I’ve always enjoyed working with students who are applying to Princeton. As a group, they have interesting and engaged minds. Extracurricularly, their accomplishments are varied and distinctive. The Princeton application tries to elicit specifics about those facets of each applicant through its supplement. In the age of streamlined “easy apps” and electronic application review that makes applicants seem more similar than different, Princeton is one of the colleges that seek to learn more about the person behind the papers.
The section entitled “A Few Details” has been a part of the Princeton application for years, and applicants can truly address the categories in just a few words. Complete sentences and lots of explanation aren’t necessary or even encouraged. As a Princeton applicant, you are no doubt intelligent, passionate, and accomplished. Be that same intelligent, passionate, accomplished teenager in this section. Your answers to these details need not all be highbrow, super-intellectual, SAT-word answers. Resist the urge to be someone you are not in this section.
Recently, there has been a lot of press about how a high school student should spend his or her summers to enhance college applications. Princeton asks you to specifically detail your recent summer activities. Whether you travelled extensively, studied intensely, or worked a full-time job, you learned something. Think about those life lessons as you list your summer activities. There may also be material for your longer writing sample lurking in those months of summer vacation.
As a longer writing sample, Princeton offers four choices for candidates to write one essay of about 500 words.
1. Tell us about a person who has influenced you in a significant way.
With this topic, it is easy to tell the reader a lot about the person who has influenced you, yet miss the opportunity to explain how that person’s influence has impacted you. A strong essay does both, with an emphasis on the latter. If you considered answering the Common Application prompt about a place where you are content, this one takes the same sort of balance as the CA prompt.
2. Tell us how you would address the questions raised by the quotation below, or reflect upon an experience you have had that was relevant to these questions.
“How can we unlearn the practices of inequality? In other words, how do we increase our capacities not just to act without racism but to actively promote racial equality?”
Imani Perry, Professor, Center for African American Studies, and Faculty Associate, Program in Law and Public Affairs, Princeton University.
This is a great question to answer if you have actively engaged with issues of racial equality over the past four years. Perhaps, you’ve written research papers on the topic, or debated it. Maybe you have worked on political campaigns or been involved in social justice work. If you have felt the sting of racial inequality in your own life– how do you suggest fixing the problem?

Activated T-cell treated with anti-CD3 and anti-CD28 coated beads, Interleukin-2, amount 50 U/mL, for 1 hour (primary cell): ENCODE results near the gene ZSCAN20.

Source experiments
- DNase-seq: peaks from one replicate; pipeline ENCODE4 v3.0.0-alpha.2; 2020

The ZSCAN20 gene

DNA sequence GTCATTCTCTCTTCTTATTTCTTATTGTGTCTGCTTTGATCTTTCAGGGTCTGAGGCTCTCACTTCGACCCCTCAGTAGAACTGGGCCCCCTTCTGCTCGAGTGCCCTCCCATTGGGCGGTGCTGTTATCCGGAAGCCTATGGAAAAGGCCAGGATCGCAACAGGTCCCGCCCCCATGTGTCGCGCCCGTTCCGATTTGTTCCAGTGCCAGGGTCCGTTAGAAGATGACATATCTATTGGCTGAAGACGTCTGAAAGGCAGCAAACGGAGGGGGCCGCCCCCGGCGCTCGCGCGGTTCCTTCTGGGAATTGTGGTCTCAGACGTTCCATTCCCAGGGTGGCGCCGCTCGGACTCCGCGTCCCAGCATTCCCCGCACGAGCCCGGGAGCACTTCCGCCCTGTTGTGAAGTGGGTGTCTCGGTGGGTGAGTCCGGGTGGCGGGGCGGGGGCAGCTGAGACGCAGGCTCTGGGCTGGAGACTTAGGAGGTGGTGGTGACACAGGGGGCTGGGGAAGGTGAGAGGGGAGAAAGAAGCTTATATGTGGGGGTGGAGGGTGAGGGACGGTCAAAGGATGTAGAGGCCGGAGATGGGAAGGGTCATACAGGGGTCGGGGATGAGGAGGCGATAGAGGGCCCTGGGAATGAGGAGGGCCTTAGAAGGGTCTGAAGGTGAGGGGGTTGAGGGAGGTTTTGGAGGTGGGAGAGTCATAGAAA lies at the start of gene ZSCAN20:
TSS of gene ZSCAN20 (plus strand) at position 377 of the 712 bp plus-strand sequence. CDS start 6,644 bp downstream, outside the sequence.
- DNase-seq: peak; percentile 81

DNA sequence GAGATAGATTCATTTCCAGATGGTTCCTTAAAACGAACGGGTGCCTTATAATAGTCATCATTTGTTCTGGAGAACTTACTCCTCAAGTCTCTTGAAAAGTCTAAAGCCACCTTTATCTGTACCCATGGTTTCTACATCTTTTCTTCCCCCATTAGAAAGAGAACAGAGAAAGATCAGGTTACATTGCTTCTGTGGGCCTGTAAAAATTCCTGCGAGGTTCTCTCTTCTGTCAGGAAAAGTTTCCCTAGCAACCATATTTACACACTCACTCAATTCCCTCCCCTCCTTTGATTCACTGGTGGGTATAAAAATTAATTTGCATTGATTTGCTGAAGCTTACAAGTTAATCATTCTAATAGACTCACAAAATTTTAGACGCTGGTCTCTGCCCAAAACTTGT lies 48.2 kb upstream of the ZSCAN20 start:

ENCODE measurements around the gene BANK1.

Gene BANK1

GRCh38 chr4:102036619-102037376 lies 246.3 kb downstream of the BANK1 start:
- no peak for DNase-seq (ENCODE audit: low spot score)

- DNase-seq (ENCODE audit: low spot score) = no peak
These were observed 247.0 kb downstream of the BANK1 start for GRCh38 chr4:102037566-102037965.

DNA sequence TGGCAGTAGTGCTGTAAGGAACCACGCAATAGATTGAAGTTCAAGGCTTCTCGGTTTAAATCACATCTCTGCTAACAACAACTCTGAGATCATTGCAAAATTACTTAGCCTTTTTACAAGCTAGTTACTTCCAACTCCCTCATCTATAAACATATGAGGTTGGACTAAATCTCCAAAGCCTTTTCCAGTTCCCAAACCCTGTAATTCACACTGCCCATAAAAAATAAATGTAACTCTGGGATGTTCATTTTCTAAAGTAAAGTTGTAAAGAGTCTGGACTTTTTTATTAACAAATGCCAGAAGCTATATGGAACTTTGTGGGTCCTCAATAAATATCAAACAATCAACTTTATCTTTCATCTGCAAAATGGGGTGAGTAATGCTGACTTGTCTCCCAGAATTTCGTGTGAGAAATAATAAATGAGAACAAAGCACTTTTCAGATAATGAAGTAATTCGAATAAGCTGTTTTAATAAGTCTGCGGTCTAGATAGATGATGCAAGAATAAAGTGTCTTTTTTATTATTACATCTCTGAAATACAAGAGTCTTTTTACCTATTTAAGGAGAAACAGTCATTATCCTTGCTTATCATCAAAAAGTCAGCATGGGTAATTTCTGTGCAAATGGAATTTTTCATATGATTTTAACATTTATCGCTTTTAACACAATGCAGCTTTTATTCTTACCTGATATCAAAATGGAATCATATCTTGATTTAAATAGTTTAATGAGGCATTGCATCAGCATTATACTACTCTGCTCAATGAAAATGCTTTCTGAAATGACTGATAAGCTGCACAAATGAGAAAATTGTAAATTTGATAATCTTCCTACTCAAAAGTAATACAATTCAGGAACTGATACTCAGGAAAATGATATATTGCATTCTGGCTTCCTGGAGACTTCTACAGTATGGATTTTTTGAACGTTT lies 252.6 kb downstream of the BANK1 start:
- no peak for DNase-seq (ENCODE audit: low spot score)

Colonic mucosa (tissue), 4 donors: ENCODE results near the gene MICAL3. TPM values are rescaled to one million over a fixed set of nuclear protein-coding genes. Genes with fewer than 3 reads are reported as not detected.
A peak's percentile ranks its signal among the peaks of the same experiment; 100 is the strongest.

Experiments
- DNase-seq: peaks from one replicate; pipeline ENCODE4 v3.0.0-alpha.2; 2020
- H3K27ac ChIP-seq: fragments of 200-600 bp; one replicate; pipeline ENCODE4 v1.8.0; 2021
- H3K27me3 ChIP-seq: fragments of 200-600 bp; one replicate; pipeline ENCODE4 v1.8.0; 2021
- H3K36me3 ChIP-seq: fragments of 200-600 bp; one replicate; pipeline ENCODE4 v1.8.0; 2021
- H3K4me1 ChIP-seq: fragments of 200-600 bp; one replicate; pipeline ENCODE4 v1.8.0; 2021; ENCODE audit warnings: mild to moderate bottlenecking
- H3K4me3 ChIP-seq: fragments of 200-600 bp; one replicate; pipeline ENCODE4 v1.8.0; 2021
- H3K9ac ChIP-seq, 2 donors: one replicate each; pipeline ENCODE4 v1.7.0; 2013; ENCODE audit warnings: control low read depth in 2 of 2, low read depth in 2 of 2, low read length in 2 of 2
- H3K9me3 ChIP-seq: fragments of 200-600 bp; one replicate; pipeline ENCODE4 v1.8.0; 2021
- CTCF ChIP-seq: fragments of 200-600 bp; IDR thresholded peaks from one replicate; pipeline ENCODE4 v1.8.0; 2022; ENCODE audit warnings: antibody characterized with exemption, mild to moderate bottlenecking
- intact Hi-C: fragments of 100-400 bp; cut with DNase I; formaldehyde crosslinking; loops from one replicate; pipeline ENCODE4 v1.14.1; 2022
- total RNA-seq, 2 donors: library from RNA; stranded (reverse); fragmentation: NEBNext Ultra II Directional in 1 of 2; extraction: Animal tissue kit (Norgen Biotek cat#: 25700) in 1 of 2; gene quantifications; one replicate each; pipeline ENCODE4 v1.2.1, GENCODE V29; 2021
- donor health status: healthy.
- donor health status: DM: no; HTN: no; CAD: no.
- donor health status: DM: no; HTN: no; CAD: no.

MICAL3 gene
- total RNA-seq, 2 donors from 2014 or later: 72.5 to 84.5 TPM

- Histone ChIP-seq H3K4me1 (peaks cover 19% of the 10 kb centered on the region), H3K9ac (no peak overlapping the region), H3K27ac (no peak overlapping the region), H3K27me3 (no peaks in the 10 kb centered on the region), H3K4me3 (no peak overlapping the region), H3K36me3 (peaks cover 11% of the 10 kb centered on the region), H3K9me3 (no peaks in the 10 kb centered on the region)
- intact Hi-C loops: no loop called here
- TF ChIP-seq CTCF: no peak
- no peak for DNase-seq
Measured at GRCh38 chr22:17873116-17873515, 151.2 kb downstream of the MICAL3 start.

3. Using the statement below as a starting point, tell us about an event or experience that helped you define one of your values or changed how you approach the world.
“Princeton in the Nation’s Service” was the title of a speech given by Woodrow Wilson on the 150th anniversary of the University. It became the unofficial Princeton motto and was expanded for the University’s 250th anniversary to “Princeton in the nation’s service and in the service of all nations.”
Woodrow Wilson, Princeton Class of 1879, served on the faculty and was Princeton’s president from 1902–1910.
4. “Culture is what presents us with the kinds of valuable things that can fill a life. And insofar as we can recognize the value in those things and make them part of our lives, our lives are meaningful.”
Gideon Rosen, Stuart Professor of Philosophy, chair of the Council of the Humanities and director of the Program in Humanistic Studies, Princeton University.
5. Using a favorite quotation from an essay or book you have read in the last three years as a starting point, tell us about an event or experience that helped you define one of your values or changed how you approach the world. Please write the quotation at the beginning of your essay.
The final three topics all address one point: “Tell us about an event or experience that helped you define one of your values or changed how you approach the world.” Each of these questions is asking you, the applicant, to tell a story. Pick an experience, large or small, that impacted you, and share it with the admissions committee. As you tell your story, ensure that you address its impact on you. Your options in this question allow you to address this in any number of ways, from the most macro, global event, to a smaller, more personal moment. Don’t be afraid to think, draw connections, and demonstrate maturity through your essay.
By Whitney Bruce, who has worked in college admissions since 1996. She has served as a Senior Assistant Director of Admissions (Washington U), Application Reader (University of Michigan), Assistant Director of College Counseling (private prep school in St. Louis), and an independent college counselor. She is happy to advise you as you apply to college.